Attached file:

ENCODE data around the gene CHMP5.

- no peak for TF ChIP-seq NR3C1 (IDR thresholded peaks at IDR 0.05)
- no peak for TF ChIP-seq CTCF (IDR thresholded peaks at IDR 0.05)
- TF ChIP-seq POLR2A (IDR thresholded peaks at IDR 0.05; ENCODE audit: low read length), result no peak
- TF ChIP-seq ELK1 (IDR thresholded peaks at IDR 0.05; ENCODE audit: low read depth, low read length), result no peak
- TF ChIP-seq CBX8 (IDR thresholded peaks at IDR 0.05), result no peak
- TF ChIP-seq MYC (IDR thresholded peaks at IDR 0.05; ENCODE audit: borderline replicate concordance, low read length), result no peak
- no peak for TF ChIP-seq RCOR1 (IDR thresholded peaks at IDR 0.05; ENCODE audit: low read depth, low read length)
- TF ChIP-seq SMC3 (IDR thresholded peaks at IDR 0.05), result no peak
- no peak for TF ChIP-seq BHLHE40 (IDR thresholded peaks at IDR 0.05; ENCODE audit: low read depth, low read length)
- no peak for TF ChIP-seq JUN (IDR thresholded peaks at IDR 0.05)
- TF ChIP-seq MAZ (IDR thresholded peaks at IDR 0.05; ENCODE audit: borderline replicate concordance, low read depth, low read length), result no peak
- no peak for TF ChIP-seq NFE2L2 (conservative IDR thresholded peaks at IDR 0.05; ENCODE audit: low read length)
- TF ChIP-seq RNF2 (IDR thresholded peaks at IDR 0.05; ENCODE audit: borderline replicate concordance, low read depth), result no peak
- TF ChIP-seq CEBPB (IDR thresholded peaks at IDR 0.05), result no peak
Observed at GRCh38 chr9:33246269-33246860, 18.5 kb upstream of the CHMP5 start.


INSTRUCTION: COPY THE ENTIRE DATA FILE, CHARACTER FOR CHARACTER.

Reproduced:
ENCODE data around the gene CHMP5.

- no peak for TF ChIP-seq NR3C1 (IDR thresholded peaks at IDR 0.05)
- no peak for TF ChIP-seq CTCF (IDR thresholded peaks at IDR 0.05)
- TF ChIP-seq POLR2A (IDR thresholded peaks at IDR 0.05; ENCODE audit: low read length), result no peak
- TF ChIP-seq ELK1 (IDR thresholded peaks at IDR 0.05; ENCODE audit: low read depth, low read length), result no peak
- TF ChIP-seq CBX8 (IDR thresholded peaks at IDR 0.05), result no peak
- TF ChIP-seq MYC (IDR thresholded peaks at IDR 0.05; ENCODE audit: borderline replicate concordance, low read length), result no peak
- no peak for TF ChIP-seq RCOR1 (IDR thresholded peaks at IDR 0.05; ENCODE audit: low read depth, low read length)
- TF ChIP-seq SMC3 (IDR thresholded peaks at IDR 0.05), result no peak
- no peak for TF ChIP-seq BHLHE40 (IDR thresholded peaks at IDR 0.05; ENCODE audit: low read depth, low read length)
- no peak for TF ChIP-seq JUN (IDR thresholded peaks at IDR 0.05)
- TF ChIP-seq MAZ (IDR thresholded peaks at IDR 0.05; ENCODE audit: borderline replicate concordance, low read depth, low read length), result no peak
- no peak for TF ChIP-seq NFE2L2 (conservative IDR thresholded peaks at IDR 0.05; ENCODE audit: low read length)
- TF ChIP-seq RNF2 (IDR thresholded peaks at IDR 0.05; ENCODE audit: borderline replicate concordance, low read depth), result no peak
- TF ChIP-seq CEBPB (IDR thresholded peaks at IDR 0.05), result no peak
Observed at GRCh38 chr9:33246269-33246860, 18.5 kb upstream of the CHMP5 start.